But this is a really interesting question, since technology is changing how we view our citizenship in local, national and world politics. We don't necessarily have as much in common with our geographic neighbors any more, and the idea of having to be stuck with the representative that can sweet talk 51% of our district seems a little antiquated. If I were designing the US Constitution now, I'd probably try and figure out a way to change congress in some way that acknowledges the fact that people have issues they might care about that aren't local in nature. Some kind of at large representative body.
posted by gjc at 3:05 PM on July 3, 2013 [1 favorite]

>Regarding Estonia, some residents are left out, when everything is done online.

All they have to do is learn Estonian. I can tell you that the Soviets (the Russians) confiscated my great-grandfather's factory and their house in 1945. After independence in the early 90's we had the opportunity to get the house back, but it would have meant kicking out the Russians who live in it now. So they have the house.

Estonia makes it really easy for the diaspora (myself and my sons included) to gain citizenship, thanks to e-government. Given the historical and geopolitical context, I think learning Estonian is reasonable.
posted by KokuRyu at 3:07 PM on July 3, 2013 [1 favorite]

Best answer: As seemoreglass pointed out, the California voter-lead initiates are a mess. The Economist is not fond of the "citizen legislature" of California, saying it "offers a warning to voters all over the world." There was also an earlier piece on the “initiative industry” that gets people to sign for measures that they don't understand, but are pitched by people earning money per signature.
posted by filthy light thief at 3:07 PM on July 3, 2013 [2 favorites]

Best answer: It may not be particularly high-tech, but Switzerland is probably the strongest example of direct democracy in action.
posted by goodbyewaffles at 7:31 PM on July 3, 2013 [1 favorite]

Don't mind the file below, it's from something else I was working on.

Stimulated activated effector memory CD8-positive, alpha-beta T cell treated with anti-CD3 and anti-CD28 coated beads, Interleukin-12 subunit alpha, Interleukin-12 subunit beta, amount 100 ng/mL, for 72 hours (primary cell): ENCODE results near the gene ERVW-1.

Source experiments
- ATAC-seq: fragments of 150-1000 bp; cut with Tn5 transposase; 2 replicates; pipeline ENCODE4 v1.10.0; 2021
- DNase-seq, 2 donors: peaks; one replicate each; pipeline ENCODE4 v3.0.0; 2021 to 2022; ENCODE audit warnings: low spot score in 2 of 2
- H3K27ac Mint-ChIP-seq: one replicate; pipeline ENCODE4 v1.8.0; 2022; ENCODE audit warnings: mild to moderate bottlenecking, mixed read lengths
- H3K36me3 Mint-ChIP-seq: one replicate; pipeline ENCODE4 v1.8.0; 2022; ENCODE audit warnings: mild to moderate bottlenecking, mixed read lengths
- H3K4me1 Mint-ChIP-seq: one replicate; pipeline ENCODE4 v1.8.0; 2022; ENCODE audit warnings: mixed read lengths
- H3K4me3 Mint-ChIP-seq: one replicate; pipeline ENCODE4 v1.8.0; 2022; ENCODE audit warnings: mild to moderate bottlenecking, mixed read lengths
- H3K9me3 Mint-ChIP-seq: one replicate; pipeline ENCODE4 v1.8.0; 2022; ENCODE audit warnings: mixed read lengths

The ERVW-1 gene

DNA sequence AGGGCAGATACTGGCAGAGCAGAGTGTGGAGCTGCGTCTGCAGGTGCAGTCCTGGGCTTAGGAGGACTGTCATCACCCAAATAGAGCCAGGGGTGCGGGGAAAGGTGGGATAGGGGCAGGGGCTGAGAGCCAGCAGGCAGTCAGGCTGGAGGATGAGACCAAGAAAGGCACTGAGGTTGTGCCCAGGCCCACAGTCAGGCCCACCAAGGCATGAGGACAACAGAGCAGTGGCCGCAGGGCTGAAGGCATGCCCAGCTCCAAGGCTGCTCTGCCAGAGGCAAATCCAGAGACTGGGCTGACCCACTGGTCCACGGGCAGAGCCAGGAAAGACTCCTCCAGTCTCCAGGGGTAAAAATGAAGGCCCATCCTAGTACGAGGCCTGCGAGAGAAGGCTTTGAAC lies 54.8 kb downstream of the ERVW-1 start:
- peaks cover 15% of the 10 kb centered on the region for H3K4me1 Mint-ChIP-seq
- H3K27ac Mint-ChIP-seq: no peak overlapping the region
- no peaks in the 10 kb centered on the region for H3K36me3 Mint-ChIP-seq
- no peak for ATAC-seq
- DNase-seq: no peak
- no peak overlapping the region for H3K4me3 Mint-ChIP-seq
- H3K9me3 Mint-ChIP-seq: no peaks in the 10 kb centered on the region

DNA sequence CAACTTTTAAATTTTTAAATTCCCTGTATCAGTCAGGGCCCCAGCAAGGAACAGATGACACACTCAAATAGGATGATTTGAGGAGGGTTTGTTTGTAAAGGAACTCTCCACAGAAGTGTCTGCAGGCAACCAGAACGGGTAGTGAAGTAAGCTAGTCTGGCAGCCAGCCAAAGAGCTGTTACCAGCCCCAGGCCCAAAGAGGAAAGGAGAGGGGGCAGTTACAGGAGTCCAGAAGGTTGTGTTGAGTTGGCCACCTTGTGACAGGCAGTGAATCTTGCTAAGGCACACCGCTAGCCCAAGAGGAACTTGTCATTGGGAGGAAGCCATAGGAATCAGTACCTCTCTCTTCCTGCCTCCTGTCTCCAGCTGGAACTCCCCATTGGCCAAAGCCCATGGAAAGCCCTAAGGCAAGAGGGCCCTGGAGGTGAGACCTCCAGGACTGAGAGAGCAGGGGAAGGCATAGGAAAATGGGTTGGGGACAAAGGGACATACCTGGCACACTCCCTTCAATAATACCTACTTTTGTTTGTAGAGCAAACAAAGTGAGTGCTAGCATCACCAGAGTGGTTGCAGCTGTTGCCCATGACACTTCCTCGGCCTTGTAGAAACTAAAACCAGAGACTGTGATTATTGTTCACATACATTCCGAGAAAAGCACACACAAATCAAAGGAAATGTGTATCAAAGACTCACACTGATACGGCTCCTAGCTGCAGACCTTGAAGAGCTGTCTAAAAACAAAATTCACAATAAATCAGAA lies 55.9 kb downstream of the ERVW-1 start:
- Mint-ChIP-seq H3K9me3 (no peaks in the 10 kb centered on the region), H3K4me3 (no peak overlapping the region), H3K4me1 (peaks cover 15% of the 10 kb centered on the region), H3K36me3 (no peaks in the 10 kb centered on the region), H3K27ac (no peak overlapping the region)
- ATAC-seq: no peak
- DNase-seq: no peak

Best answer: One older book that briefly discusses the possibility of this structure of government is Robert Paul Wolff's In Defense of Anarchism (1970). He argues that it would be possible and desirable to use technology to shift from representative to "instant direct democracy," in which citizens vote on all proposed laws, an idea he defends against several common objections. (This is all in Chapter 2, Appendix. You have to basically replace every mention of television sets and personal voting machines with mobile phones, but the general idea has only become more technologically feasible.)
posted by voltairemodern at 9:48 PM on July 3, 2013 [1 favorite]

Best answer: Senator Online (I won't link to their home page, but it exists...look at the election results here)
nthing that this is a terrible idea because this:
I agree, pure democracy is probably not a great idea. Because there isn't anything stopping the 51% from voting to eat the 49%. There must be some kind of balance between first principles of freedom and civil rights, and the purity of democratic self-government.

posted by sexyrobot at 9:25 AM on July 4, 2013 [1 favorite]

Response by poster: sexyrobot, why won't you link to Senator Online? Is it widely considered as a bad idea?
posted by Tom-B at 2:53 PM on July 4, 2013

Because so-called 'direct democracy' (aka 'mob rule') is how civil rights get taken away, because who gives a shit about those people amirite? Also any public programs...you know, like schools...um...any services for poor communities, protections for minorities (prop 8 for example), proper government oversight (particularly over big business), etc...and as has been mentioned: see California...things are just crumbling here. The idea sounds good, but in practice is almost always a total train wreck.
posted by sexyrobot at 5:59 PM on July 4, 2013 [1 favorite]

(as far as why I won't link there? Just dont care to spread their pixels. As you can see from their wikipedia entry, they got less than a tenth of a percent of the vote, for good reason. Wish my fellow Americans were as clever as the Australians)
posted by sexyrobot at 6:03 PM on July 4, 2013 [1 favorite]

Best answer: The Governance Lab has some examples of crowdsourcing legislation from places such as Finland, Iceland, and Russia. Also generally a good website to look for some ideas.
posted by AnnaRat at 4:57 AM on July 5, 2013

Best answer: Not yet mentioned: New England small town governance is pretty open and participative, though not necessarily technological. All authority rests in the voters themselves, acting as the Town Meeting. A Select Board is elected to carry out town business between Town Meetings. All Selectboard meetings are open and on the record, with a few exceptions for personnel matters etc. In many towns, Selectboard meetings, other committee meetings, and Town Meetings are broadcast live on community access cable TV channels. Reports, minutes, etc. are open records (with the aforementioned exceptions), often fully accessible online. Phone numbers and email addresses of the selectboard and other town officials are openly accessible. Plus, you run into them at the general store, the library, the post office, etc. It has its flaws, but it's pretty damn good and has been working since the 1600s.
posted by beagle at 3:05 PM on July 5, 2013